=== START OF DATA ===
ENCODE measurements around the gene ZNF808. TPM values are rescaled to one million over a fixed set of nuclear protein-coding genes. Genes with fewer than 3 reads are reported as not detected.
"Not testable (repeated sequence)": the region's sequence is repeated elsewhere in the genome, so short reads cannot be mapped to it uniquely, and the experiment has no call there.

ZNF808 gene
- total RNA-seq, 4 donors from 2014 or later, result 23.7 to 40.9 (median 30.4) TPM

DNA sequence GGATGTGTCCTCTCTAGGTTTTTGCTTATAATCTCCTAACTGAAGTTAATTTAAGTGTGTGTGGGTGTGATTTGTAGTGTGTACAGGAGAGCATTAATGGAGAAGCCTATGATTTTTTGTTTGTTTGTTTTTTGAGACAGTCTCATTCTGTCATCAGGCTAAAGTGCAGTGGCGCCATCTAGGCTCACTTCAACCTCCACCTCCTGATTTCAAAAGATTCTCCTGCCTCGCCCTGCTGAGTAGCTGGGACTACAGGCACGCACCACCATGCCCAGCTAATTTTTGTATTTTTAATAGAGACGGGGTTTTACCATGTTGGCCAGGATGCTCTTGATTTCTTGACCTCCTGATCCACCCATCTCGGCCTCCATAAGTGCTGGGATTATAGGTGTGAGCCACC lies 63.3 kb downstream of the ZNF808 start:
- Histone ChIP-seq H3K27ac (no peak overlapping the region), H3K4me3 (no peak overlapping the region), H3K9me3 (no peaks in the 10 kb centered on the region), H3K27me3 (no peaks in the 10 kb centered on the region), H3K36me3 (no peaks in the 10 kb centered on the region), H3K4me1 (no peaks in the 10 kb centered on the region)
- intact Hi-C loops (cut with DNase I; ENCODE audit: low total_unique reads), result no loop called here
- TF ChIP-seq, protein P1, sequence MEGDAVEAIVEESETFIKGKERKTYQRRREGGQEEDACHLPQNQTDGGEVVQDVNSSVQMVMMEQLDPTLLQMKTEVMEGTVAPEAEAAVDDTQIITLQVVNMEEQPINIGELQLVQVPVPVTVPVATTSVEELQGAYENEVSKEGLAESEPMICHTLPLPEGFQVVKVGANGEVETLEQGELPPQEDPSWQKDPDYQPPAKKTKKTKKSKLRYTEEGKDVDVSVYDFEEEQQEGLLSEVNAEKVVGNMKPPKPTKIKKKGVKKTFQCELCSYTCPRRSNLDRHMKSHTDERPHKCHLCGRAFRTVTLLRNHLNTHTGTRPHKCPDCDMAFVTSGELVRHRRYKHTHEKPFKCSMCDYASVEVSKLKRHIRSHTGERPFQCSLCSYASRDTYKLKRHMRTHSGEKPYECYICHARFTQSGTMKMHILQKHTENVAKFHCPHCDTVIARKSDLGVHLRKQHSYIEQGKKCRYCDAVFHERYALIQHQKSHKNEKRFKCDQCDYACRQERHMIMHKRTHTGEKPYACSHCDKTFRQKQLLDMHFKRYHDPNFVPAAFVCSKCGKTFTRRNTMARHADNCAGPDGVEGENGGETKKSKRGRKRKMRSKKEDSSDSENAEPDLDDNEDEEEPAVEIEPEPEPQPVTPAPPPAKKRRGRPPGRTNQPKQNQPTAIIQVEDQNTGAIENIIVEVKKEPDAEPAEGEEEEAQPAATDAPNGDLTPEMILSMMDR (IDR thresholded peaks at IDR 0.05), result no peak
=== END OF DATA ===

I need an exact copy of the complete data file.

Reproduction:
ENCODE measurements around the gene ZNF808. TPM values are rescaled to one million over a fixed set of nuclear protein-coding genes. Genes with fewer than 3 reads are reported as not detected.
"Not testable (repeated sequence)": the region's sequence is repeated elsewhere in the genome, so short reads cannot be mapped to it uniquely, and the experiment has no call there.

ZNF808 gene
- total RNA-seq, 4 donors from 2014 or later, result 23.7 to 40.9 (median 30.4) TPM

DNA sequence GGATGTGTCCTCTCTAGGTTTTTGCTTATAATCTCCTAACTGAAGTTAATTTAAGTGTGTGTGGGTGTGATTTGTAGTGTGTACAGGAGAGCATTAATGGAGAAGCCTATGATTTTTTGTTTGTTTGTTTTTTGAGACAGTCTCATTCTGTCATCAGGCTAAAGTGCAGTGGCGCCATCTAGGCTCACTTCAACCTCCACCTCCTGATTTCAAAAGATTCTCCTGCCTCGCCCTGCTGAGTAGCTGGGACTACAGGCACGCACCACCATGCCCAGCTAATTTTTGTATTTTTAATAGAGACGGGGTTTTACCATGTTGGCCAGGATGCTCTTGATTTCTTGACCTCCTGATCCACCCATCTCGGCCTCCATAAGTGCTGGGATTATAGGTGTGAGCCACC lies 63.3 kb downstream of the ZNF808 start:
- Histone ChIP-seq H3K27ac (no peak overlapping the region), H3K4me3 (no peak overlapping the region), H3K9me3 (no peaks in the 10 kb centered on the region), H3K27me3 (no peaks in the 10 kb centered on the region), H3K36me3 (no peaks in the 10 kb centered on the region), H3K4me1 (no peaks in the 10 kb centered on the region)
- intact Hi-C loops (cut with DNase I; ENCODE audit: low total_unique reads), result no loop called here
- TF ChIP-seq, protein P1, sequence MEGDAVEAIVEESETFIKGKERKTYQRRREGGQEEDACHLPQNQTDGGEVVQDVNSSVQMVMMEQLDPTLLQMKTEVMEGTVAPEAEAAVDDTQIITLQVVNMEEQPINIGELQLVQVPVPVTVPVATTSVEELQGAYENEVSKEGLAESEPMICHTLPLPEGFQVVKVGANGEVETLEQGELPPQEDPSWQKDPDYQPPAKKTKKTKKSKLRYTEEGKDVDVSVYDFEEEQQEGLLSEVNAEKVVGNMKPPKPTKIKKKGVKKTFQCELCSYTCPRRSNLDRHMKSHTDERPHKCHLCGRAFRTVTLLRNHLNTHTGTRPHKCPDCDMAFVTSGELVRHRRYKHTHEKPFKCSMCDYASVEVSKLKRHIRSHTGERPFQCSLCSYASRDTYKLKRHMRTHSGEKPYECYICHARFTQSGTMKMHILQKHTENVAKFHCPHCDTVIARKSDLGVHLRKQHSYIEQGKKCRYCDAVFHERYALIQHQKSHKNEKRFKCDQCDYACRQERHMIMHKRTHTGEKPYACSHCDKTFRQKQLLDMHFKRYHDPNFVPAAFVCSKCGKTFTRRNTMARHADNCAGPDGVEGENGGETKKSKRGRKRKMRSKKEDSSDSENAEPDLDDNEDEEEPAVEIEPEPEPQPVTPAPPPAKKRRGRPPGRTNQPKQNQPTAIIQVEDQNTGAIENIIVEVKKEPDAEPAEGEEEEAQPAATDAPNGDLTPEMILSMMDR (IDR thresholded peaks at IDR 0.05), result no peak